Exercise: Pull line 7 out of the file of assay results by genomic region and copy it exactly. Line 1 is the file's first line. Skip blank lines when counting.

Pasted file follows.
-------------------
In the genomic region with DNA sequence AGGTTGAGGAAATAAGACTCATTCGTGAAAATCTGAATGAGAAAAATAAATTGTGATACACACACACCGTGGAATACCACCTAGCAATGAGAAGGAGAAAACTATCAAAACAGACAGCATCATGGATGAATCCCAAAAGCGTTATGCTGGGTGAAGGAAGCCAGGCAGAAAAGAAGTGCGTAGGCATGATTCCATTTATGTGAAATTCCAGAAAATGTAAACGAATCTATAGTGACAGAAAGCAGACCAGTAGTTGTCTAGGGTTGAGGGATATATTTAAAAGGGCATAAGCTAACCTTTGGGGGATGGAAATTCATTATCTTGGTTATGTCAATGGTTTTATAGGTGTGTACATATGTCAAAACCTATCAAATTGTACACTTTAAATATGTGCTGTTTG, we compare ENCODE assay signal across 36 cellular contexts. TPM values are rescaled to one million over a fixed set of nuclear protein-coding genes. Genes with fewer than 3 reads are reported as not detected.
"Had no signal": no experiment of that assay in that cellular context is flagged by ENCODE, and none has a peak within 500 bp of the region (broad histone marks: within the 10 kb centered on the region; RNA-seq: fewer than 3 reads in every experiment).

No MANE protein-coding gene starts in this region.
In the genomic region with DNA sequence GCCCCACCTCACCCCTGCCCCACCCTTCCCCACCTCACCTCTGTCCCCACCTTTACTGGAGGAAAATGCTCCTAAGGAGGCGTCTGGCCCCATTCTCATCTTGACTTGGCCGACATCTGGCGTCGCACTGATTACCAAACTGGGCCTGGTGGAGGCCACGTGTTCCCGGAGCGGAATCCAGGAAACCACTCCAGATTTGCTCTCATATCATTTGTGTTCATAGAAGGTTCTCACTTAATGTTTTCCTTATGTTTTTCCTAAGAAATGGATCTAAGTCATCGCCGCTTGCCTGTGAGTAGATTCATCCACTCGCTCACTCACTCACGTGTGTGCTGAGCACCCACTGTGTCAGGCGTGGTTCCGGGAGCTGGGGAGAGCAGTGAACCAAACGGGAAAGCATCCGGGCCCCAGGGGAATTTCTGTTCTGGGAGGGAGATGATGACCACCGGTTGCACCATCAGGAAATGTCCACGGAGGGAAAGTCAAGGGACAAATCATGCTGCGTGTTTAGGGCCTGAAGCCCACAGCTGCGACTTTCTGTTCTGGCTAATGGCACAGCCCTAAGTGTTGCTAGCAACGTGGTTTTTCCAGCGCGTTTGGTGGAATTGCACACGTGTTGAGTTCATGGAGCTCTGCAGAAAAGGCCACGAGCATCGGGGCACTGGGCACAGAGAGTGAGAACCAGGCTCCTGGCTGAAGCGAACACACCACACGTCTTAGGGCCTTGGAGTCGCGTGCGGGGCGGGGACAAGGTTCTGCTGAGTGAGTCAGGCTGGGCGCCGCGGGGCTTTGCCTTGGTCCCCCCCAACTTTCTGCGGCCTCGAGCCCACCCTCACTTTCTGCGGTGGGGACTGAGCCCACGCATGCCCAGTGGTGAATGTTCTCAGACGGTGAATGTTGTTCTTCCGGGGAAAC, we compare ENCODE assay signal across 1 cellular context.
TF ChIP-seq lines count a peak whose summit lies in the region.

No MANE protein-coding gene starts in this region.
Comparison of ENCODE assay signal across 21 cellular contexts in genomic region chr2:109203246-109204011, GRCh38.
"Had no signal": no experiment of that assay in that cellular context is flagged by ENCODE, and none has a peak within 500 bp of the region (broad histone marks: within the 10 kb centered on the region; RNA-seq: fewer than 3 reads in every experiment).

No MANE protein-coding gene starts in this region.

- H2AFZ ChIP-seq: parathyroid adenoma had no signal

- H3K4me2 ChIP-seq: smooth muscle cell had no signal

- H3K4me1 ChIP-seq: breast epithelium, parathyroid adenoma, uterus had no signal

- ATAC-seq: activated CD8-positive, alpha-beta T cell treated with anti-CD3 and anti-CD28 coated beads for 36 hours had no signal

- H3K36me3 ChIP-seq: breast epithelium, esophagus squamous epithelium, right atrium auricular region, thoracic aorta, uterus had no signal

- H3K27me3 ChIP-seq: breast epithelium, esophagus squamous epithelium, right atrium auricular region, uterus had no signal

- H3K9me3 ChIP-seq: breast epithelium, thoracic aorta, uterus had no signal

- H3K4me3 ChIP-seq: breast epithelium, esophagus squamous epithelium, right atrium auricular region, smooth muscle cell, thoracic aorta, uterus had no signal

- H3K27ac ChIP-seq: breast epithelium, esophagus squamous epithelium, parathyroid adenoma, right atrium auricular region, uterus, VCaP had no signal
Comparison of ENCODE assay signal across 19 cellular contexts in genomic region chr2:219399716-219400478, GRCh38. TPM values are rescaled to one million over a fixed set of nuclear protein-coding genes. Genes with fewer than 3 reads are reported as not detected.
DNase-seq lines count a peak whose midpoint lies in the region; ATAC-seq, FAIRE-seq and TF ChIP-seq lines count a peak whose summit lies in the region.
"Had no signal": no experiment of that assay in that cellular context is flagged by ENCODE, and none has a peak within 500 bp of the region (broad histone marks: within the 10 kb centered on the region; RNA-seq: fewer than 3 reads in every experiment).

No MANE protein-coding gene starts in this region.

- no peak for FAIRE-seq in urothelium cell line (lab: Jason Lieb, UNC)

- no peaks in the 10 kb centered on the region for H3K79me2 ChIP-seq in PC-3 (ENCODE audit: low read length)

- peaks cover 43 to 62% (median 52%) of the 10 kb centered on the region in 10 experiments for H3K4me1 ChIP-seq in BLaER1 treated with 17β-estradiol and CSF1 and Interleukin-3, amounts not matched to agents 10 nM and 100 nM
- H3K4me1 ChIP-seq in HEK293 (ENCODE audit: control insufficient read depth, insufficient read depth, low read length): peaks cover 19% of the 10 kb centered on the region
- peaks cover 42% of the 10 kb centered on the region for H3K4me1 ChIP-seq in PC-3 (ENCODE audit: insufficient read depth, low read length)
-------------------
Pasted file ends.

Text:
Comparison of ENCODE assay signal across 21 cellular contexts in genomic region chr2:109203246-109204011, GRCh38.